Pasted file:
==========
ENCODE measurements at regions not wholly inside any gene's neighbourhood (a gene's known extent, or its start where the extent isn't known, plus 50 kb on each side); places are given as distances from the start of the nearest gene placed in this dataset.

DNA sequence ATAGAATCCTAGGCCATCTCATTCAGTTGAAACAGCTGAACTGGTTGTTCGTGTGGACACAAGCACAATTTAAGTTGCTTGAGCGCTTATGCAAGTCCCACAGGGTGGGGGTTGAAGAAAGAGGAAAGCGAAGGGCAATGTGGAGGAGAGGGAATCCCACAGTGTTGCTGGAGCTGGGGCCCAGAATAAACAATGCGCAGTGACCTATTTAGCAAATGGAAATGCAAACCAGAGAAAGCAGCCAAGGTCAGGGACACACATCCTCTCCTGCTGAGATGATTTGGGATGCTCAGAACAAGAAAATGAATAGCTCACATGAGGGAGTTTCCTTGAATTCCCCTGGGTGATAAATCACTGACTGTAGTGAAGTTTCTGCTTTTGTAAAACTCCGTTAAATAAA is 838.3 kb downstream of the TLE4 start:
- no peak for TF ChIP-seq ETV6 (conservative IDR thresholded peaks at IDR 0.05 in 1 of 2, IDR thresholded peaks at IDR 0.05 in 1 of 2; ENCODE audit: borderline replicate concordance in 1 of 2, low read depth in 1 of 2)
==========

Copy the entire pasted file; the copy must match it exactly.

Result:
ENCODE measurements at regions not wholly inside any gene's neighbourhood (a gene's known extent, or its start where the extent isn't known, plus 50 kb on each side); places are given as distances from the start of the nearest gene placed in this dataset.

DNA sequence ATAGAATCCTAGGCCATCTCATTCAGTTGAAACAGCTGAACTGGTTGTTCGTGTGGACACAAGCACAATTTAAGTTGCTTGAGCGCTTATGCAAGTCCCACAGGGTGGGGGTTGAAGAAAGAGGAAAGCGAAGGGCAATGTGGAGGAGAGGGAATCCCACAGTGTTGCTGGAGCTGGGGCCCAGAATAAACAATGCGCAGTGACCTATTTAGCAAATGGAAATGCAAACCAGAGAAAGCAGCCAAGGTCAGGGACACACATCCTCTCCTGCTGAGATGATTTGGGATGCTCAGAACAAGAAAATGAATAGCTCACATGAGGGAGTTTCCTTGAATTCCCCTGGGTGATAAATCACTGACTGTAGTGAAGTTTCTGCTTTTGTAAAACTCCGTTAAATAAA is 838.3 kb downstream of the TLE4 start:
- no peak for TF ChIP-seq ETV6 (conservative IDR thresholded peaks at IDR 0.05 in 1 of 2, IDR thresholded peaks at IDR 0.05 in 1 of 2; ENCODE audit: borderline replicate concordance in 1 of 2, low read depth in 1 of 2)